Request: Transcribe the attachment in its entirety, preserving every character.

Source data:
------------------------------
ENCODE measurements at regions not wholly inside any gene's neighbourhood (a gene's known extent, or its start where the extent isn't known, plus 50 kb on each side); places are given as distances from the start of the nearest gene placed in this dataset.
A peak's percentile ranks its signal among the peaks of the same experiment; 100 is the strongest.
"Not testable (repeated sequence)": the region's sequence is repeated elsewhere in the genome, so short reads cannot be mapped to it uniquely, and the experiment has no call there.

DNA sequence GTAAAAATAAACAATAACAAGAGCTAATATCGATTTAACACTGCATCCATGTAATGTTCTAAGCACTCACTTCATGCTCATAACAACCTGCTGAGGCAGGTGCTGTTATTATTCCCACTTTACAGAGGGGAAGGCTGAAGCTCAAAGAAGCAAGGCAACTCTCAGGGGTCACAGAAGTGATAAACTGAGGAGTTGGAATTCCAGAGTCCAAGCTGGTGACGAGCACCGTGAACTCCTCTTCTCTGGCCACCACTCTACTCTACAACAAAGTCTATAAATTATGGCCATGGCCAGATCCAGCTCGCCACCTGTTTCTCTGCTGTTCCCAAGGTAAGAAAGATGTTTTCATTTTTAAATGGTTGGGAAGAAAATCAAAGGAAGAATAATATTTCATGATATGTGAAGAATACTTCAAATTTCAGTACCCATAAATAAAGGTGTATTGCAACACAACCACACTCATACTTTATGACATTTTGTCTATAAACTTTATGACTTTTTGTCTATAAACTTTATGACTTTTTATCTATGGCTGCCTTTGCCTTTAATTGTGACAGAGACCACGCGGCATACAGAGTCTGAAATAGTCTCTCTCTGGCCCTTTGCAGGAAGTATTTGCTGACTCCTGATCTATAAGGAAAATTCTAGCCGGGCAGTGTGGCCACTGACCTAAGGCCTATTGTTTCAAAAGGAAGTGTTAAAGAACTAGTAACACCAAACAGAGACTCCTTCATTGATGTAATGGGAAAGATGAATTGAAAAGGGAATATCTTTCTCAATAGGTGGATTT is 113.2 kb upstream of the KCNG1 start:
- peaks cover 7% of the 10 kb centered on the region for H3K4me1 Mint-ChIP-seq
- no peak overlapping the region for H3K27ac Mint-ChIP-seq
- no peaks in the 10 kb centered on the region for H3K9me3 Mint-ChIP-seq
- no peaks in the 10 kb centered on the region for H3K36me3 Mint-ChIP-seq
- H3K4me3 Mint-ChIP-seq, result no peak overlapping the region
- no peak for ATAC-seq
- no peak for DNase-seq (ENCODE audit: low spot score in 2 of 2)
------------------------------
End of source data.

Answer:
ENCODE measurements at regions not wholly inside any gene's neighbourhood (a gene's known extent, or its start where the extent isn't known, plus 50 kb on each side); places are given as distances from the start of the nearest gene placed in this dataset.
A peak's percentile ranks its signal among the peaks of the same experiment; 100 is the strongest.
"Not testable (repeated sequence)": the region's sequence is repeated elsewhere in the genome, so short reads cannot be mapped to it uniquely, and the experiment has no call there.

DNA sequence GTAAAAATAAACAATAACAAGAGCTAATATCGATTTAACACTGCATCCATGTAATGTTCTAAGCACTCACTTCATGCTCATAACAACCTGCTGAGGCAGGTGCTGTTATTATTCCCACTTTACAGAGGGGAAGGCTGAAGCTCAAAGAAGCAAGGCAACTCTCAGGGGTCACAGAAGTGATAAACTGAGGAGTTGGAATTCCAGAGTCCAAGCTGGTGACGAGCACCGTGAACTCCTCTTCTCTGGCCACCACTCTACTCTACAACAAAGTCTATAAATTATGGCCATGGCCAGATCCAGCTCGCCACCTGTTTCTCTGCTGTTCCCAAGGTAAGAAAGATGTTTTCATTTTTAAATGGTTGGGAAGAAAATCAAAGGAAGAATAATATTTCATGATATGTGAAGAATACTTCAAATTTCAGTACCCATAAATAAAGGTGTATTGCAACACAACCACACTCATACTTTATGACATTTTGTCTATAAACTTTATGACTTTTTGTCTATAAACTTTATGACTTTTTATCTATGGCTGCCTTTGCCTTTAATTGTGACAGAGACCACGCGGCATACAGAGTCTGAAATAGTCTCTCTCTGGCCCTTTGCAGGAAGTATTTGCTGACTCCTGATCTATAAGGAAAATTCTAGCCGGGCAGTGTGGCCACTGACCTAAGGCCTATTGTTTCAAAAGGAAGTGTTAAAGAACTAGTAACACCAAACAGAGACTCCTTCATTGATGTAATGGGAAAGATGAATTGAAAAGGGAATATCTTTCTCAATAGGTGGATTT is 113.2 kb upstream of the KCNG1 start:
- peaks cover 7% of the 10 kb centered on the region for H3K4me1 Mint-ChIP-seq
- no peak overlapping the region for H3K27ac Mint-ChIP-seq
- no peaks in the 10 kb centered on the region for H3K9me3 Mint-ChIP-seq
- no peaks in the 10 kb centered on the region for H3K36me3 Mint-ChIP-seq
- H3K4me3 Mint-ChIP-seq, result no peak overlapping the region
- no peak for ATAC-seq
- no peak for DNase-seq (ENCODE audit: low spot score in 2 of 2)